Archives for June 2006

News and notes

The folks at Microsoft have released another update of the beta for IE7. I haven’t downloaded it yet (Call me a nut, but I’m confused as to why I have to delete my existing IE7 before installing the new one). Rich Ziade at notes that this might be the thing that finally boosts RSS:

…the RSS functionality is “feature complete.” I’ve mentioned this before. This may finally be the application that thrusts RSS into mainstream use. While there are other more full‐featured installable apps out there (FeedDemon being the best of the bunch), we can’t underestimate the power of not having to install anything for a huge portion of the user population. I’m still not entirely convinced that it’ll catch fire like it should. The “real need” isn’t that clearly visible just yet.
BONUS: Marshall Kirkpatrick at TechCrunch offers an excellent overview of Newsgator and Feedburner plans for RSS in the future.

The W3C has finally issued its Mobile Web Best Practices 1.0, which are the “official” basic guidelines for how to develop web applications for the huge mobile market. One must assume that this will spawn further development in the space, so we all need to be ready.

Lost remote references a Wall St. Journal report that Comcast’s purchase of The Platform is leading to the creation of a video portal that will enable its cable subscribers to route video from the PC to their TV sets. The Journal suggests that the story is Comcast upping the ante on competing with other cable companies, and I don’t doubt that. But of supreme importance to me is what this does, again, to local affiliates. While it’s an opportunity for stations to provide unbundled content (and one hopes it will have marketing attached), it pushes them further into the content‐creator‐only corner. Stations need themselves to get into the aggregator business, but I’ve said that a few times before.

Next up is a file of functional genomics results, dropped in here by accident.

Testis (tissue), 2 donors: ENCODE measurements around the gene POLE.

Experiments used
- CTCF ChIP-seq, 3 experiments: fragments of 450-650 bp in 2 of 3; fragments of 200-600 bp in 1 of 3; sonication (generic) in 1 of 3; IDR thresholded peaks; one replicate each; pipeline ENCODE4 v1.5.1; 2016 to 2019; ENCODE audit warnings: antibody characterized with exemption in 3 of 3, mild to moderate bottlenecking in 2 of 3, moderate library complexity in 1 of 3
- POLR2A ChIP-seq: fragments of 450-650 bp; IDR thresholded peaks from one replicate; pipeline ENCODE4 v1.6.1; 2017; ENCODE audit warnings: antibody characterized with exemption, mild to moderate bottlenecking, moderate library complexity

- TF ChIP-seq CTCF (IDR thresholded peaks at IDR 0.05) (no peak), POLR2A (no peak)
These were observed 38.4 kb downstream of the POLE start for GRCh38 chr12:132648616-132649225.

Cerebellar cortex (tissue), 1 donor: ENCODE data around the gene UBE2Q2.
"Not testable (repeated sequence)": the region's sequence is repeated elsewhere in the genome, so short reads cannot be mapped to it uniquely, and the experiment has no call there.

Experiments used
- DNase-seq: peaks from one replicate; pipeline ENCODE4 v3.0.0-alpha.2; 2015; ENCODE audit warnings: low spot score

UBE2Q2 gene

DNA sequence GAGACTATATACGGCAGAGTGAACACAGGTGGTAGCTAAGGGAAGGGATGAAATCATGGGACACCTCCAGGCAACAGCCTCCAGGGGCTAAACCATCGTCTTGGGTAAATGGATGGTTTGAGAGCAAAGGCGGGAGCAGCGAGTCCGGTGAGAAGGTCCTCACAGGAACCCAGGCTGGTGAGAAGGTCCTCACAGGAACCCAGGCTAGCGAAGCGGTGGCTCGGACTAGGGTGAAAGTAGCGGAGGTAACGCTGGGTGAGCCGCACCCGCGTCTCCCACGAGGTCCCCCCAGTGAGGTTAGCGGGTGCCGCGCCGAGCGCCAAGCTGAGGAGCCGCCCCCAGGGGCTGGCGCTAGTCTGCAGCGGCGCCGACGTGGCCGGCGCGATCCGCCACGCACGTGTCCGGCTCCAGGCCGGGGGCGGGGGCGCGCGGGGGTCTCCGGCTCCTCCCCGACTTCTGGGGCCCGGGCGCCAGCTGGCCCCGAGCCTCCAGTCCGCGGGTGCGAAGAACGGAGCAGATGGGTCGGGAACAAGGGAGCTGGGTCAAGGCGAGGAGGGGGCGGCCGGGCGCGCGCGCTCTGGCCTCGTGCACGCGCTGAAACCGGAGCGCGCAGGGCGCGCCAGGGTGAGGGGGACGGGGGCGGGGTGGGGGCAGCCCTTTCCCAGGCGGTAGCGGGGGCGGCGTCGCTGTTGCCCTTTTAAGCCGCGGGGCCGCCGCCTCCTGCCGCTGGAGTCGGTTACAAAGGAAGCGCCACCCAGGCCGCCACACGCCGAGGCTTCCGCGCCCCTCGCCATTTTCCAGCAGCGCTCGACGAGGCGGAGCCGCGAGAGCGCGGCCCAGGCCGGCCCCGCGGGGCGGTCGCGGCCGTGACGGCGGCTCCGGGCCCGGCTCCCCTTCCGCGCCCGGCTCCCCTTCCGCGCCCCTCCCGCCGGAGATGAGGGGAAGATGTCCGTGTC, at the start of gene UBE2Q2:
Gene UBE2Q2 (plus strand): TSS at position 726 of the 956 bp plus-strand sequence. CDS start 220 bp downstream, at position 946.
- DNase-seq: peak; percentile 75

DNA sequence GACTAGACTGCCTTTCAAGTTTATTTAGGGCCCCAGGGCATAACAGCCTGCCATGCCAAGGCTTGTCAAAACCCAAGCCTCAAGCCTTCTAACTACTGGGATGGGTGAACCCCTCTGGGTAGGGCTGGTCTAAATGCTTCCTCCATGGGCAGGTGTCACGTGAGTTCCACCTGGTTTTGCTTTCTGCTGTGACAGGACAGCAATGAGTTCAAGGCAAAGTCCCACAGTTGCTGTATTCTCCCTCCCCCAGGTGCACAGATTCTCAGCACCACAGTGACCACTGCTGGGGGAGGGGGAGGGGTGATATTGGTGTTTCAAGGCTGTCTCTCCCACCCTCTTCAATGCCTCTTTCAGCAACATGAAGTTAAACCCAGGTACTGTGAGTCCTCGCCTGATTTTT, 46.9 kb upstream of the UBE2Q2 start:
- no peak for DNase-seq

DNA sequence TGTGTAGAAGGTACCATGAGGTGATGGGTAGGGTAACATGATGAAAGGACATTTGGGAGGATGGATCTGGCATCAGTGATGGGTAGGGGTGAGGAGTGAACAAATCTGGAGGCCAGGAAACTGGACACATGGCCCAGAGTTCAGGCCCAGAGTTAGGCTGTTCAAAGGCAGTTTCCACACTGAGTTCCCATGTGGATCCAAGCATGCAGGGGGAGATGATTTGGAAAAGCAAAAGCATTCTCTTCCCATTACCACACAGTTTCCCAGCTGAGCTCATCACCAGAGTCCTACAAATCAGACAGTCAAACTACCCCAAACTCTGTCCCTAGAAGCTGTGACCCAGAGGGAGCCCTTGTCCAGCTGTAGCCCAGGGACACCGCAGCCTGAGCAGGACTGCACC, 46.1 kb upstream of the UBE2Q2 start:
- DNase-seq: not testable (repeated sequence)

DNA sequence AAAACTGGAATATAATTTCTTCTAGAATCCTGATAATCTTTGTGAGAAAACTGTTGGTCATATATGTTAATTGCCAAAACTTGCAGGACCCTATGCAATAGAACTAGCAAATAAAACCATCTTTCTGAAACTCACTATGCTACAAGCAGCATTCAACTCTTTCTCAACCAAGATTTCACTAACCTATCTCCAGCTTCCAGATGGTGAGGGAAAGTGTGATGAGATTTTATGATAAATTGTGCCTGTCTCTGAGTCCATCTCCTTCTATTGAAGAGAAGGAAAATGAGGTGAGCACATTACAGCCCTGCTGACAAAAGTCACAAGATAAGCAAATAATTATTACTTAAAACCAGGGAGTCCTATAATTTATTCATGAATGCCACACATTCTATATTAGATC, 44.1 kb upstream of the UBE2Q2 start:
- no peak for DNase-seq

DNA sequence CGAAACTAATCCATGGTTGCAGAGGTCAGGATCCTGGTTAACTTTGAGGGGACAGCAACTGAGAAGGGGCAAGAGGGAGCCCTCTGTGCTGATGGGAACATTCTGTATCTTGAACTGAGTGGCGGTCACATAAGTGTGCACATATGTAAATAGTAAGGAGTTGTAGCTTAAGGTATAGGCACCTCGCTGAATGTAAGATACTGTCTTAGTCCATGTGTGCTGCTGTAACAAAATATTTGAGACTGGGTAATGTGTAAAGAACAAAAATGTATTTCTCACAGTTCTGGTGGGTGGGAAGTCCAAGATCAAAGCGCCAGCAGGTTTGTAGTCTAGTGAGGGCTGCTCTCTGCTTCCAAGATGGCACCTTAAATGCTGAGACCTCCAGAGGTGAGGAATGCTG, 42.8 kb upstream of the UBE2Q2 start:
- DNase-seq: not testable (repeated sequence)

Perception’s the thing

One comment on the House voting to condemn the media for running stories on the government’s monitoring of international bank transactions. The high priests of the press are busy defending themselves, as they should, and the central theme is they don’t think the New York Times is unpatriotic for running the story. The problem is it doesn’t matter what any journalist thinks today; the public is already convinced that the press can’t be trusted, and this fits right in the middle of that position. This is why all mainstream media have a much bigger problem than they care to admit and why the people formerly known as the audience are taking matters into their own hands.

Friday morning rant — the illogic of logic

I carry on here from time‐to‐time about the failures of modernism and its institutions. I originally named this blog “The Pomo Blog,” because I wanted to talk about media in the context of the dawning of the postmodern era, what I call “The Age of Participation.” I just think it’s helpful to understand that all these changes are being driven by people, and that our culture has entered a new age.